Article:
Bangladesh food

A change in eating habits

People’s preference for fruit

A LOOK CLOSE







Apart from a few common native fruits, the Bangalees were not keen on farming and used to eat a variety of them. Even some of the local fruits were not grown systematically; only one or two fruit plants like grandpa, pomegranate were maintained on a corner of the lawn. Their most favorite were the banana, mango, guava and jackfruit which they used to tend to. On the compound of their farms or other suitable raised land which they called ‘vita’ (height) often unused for growing crops, people planted many of these trees. There were also kinds of date and palm orchards on these lands.
Yet the Bangalees were not known for their love of fruity treats except of course mangoes. This has changed over the years. As the country’s economy grew stronger, they discovered the taste and nutritional values ​​of fruit. Also, the definition of food began to change as people became more educated. Gone are the days when food meant a bowl of rice and a piece or two of curry. With the decrease in the fish population, the Bangalee saying machhe-bhate (fish-rice) was in danger. At one time, therefore, people focused on managing dal-bhat (curried legumes) when the country faced a food crisis.
So there has been a paradigm shift in food choice and availability over the past two to three decades. Exotic fruits such as strawberries and dragon fruits have figured in local farming practices and on the dining table, if not widely, at least of a select segment of society. A new generation of moderately educated farmers have taken to cultivating not only the plums and sweet lime developed by the Germ Plasma Center of the Bangladesh Agricultural University, but also other exotic fruits. Even cashew nuts are now grown in parts of the Chattogram Hills.
The habit of food consumption has undergone a revolutionary change since the coronavirus forced people to confine themselves within their own four walls. One of the reasons for the wider choice of fruits during the period is the concern to remain immune to Covid-19. Social media and the Internet have made access to information simple and easy. At home, people were looking for a clue to stay in shape. There were recipes and food value advice galore. Sometimes there were too many and therefore confusing. But fruits from the lime family topped the charts. Thus, common lemon, orange, lime and pomegranate as well as all kinds of nuts were in great demand.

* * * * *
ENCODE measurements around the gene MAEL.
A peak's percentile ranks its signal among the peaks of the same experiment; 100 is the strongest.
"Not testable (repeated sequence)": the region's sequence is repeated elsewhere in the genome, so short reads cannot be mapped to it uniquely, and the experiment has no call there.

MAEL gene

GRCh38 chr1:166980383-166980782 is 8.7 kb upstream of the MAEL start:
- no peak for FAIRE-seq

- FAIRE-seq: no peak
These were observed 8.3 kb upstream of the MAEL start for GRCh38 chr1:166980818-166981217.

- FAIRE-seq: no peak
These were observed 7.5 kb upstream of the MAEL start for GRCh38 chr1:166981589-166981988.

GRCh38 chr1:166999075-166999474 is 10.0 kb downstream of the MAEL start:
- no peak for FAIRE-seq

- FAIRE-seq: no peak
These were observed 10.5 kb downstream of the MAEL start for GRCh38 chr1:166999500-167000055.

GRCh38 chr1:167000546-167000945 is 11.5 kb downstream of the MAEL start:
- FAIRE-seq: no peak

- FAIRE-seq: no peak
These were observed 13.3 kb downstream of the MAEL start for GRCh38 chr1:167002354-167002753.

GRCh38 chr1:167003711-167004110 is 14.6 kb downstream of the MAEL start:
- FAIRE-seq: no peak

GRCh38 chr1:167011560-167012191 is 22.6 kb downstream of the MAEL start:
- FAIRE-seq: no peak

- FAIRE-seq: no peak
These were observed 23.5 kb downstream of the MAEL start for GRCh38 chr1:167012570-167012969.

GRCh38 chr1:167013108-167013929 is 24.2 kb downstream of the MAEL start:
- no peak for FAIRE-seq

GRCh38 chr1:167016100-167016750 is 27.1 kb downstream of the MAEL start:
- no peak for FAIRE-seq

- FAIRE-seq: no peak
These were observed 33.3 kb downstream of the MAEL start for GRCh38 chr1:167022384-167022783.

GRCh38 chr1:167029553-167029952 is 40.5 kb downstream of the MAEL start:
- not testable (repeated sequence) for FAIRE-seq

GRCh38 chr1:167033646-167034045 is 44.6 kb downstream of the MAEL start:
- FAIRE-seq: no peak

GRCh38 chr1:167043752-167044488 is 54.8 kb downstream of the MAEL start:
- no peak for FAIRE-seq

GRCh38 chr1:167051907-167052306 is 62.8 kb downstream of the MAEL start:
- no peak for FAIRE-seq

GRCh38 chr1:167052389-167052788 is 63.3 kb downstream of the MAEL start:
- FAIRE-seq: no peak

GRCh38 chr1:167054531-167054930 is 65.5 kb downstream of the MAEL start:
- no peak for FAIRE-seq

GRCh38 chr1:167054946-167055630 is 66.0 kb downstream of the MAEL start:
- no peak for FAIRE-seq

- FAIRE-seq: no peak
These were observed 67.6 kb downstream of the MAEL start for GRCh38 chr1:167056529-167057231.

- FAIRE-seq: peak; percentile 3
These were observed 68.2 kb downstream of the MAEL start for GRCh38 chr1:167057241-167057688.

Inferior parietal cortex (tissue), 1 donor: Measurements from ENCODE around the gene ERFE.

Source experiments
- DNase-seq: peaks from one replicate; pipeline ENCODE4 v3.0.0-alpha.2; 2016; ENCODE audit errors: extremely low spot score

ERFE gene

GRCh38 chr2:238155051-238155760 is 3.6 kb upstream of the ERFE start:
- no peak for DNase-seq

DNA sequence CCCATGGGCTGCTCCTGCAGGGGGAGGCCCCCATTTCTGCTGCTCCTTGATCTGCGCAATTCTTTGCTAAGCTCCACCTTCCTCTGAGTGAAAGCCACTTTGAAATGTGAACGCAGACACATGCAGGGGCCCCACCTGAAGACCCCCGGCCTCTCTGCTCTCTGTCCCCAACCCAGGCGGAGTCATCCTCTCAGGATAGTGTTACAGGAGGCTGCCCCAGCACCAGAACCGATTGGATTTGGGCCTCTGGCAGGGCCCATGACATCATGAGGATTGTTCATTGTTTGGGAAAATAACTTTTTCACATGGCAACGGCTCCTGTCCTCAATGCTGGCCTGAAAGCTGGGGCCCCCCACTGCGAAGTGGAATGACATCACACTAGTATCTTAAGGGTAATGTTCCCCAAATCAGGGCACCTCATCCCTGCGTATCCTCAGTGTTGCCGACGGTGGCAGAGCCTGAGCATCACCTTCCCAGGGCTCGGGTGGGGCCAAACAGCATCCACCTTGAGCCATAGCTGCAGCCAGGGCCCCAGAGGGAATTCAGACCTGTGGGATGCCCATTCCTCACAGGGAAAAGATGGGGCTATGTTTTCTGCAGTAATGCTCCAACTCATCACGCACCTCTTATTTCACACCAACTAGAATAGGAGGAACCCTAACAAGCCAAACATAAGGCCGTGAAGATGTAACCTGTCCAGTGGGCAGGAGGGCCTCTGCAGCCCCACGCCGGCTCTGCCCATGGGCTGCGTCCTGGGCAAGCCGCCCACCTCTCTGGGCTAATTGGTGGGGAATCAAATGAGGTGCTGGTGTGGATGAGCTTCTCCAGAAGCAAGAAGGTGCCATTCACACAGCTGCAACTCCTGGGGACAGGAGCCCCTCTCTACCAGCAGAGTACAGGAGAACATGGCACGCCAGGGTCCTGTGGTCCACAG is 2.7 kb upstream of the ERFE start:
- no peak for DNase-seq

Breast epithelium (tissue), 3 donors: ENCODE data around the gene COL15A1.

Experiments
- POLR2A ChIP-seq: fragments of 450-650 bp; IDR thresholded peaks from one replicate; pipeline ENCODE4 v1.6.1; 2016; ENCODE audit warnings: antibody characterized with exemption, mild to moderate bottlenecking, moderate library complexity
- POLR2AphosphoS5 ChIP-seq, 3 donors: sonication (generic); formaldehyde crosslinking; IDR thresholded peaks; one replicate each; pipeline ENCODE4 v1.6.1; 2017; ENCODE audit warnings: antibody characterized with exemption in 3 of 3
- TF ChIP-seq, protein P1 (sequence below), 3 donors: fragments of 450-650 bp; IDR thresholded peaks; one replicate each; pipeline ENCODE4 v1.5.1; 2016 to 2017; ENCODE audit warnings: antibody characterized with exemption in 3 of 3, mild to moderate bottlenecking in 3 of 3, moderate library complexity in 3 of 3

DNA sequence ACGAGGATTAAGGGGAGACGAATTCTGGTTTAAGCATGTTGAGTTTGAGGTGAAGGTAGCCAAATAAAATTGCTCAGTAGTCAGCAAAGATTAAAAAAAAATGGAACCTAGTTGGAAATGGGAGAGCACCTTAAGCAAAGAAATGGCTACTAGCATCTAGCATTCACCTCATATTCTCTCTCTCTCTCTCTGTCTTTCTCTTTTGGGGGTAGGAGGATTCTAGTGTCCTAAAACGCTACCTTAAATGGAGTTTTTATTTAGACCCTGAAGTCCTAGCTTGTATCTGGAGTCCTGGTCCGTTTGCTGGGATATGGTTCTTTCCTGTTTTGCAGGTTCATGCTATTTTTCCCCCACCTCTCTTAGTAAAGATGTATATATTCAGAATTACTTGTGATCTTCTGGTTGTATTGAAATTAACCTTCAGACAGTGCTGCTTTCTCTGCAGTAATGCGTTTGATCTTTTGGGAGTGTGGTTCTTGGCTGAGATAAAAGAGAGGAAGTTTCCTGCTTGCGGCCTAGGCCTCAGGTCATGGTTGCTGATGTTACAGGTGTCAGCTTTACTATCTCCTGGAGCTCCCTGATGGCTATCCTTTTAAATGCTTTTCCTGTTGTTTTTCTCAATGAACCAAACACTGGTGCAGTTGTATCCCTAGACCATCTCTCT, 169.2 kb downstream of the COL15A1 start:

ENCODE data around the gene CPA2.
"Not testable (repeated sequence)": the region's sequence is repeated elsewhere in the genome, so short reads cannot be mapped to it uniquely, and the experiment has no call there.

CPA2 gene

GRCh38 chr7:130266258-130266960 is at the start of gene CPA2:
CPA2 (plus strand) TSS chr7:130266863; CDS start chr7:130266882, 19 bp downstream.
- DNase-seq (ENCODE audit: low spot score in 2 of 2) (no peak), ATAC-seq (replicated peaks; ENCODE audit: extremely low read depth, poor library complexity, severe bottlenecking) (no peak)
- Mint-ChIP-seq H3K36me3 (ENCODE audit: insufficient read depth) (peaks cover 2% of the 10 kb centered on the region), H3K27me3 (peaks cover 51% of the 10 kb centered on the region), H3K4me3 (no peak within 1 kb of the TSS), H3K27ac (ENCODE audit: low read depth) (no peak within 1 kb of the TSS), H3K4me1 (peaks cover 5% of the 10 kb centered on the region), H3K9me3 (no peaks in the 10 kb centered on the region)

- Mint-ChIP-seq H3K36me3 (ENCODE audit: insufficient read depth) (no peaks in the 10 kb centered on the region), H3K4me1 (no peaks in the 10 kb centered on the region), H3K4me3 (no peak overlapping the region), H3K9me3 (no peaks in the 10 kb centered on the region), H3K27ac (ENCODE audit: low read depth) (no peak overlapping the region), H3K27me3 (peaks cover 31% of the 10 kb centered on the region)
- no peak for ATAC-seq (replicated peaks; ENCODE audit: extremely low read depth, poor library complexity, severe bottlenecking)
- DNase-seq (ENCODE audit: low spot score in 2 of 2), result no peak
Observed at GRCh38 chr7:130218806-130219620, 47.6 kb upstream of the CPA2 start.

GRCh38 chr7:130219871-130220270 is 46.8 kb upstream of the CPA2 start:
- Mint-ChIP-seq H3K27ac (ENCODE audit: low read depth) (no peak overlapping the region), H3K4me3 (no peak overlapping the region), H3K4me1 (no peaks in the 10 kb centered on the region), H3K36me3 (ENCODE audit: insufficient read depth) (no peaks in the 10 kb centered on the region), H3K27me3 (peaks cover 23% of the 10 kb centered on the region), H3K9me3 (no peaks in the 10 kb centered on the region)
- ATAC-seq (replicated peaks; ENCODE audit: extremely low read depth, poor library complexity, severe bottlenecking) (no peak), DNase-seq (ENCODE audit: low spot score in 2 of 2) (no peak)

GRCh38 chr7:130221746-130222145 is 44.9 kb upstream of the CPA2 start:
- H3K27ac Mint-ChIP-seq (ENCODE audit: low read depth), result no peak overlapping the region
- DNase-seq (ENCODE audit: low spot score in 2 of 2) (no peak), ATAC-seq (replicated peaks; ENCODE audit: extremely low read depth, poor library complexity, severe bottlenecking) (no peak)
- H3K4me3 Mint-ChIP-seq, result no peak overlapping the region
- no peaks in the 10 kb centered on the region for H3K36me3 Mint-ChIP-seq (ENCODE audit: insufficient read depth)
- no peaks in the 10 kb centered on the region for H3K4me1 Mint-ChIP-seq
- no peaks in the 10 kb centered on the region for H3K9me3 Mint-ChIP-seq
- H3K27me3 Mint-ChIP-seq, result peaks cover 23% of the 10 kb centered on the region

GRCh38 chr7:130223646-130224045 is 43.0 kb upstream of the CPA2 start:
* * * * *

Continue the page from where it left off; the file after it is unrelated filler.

It is no wonder that the consumption of peanuts and even almonds has increased several times. Even the nut is available in the local market. The farmers were almost up to the task. In this case, the fruits that were not yet grown in the soil of the country should have been missing. But no, the fruit merchants have been too active in this regard. This explains why rickshaws laden with fruit race down the alleys to the doorsteps of the townspeople. Seasonal delicacies—both locally produced fruits such as mangoes, jackfruits, pineapples and imported apples, limes, oranges and pomegranates—herald their arrival at your doorstep. Fruits are so readily available these days unlike the days when one had to travel to Baitul Mukarram where only a handful of fruit vendors had the imported fruits available to them. Many of them have lost their luster, and even pomegranates have shrunk and dried out. The less said about apples or oranges, the better—many of them rot before they are sold. The price was therefore outrageously high.
Now it’s pomegranate time. Pickup trucks of these brilliantly colored fruits are seen on roads and on street corners. Then, of course, the fruit sellers have the best quality in their stock. But those sold on vans are much cheaper. This is true for all seasonal fruits. However, the fact remains that these exotic fruits are still beyond the purchasing power of the poorest strata of the population.
These expensive exotic fruits have made inroads not only in the market but also in popular psychology. However, local fruits such as guava, pig’s apple, amlaki or Indian gooseberry are not inferior to these fruits. A few of them are far superior in content. These fruits are cheaper and if some of them are not, it is because they are not grown on a large scale. Thus, if the focus is on growing these fruits on a large scale, the nutritional needs of the poorest people can be met quite easily.